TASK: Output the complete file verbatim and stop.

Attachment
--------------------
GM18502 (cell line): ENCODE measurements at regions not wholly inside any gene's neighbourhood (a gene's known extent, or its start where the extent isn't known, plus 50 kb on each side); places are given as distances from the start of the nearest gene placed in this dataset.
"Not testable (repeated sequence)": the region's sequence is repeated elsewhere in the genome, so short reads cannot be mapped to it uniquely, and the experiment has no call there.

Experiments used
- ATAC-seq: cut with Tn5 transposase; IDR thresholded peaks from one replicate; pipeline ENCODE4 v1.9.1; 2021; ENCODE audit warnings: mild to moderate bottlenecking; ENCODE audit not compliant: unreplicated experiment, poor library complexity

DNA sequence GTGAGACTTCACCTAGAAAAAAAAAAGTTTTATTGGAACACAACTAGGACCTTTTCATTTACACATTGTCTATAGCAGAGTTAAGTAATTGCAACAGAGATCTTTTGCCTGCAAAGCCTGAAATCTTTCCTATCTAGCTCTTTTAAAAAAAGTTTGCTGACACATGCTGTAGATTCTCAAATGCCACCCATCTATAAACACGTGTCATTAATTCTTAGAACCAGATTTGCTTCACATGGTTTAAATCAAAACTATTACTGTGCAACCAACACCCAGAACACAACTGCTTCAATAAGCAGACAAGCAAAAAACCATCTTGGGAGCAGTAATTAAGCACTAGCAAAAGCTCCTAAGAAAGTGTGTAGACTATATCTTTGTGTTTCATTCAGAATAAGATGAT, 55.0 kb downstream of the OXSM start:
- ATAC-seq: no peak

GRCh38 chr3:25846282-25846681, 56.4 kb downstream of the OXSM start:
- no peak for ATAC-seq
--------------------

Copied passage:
GM18502 (cell line): ENCODE measurements at regions not wholly inside any gene's neighbourhood (a gene's known extent, or its start where the extent isn't known, plus 50 kb on each side); places are given as distances from the start of the nearest gene placed in this dataset.
"Not testable (repeated sequence)": the region's sequence is repeated elsewhere in the genome, so short reads cannot be mapped to it uniquely, and the experiment has no call there.

Experiments used
- ATAC-seq: cut with Tn5 transposase; IDR thresholded peaks from one replicate; pipeline ENCODE4 v1.9.1; 2021; ENCODE audit warnings: mild to moderate bottlenecking; ENCODE audit not compliant: unreplicated experiment, poor library complexity

DNA sequence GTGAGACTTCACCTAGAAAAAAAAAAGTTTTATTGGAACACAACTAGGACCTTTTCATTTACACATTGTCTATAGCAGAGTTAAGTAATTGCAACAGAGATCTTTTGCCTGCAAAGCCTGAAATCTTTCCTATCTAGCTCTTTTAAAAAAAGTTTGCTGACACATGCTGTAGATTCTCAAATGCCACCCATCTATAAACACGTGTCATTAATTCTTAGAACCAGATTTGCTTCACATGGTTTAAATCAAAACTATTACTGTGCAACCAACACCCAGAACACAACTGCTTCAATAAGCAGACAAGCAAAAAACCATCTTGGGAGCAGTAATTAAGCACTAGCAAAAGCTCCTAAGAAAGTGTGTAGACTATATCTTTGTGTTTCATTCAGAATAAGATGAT, 55.0 kb downstream of the OXSM start:
- ATAC-seq: no peak

GRCh38 chr3:25846282-25846681, 56.4 kb downstream of the OXSM start:
- no peak for ATAC-seq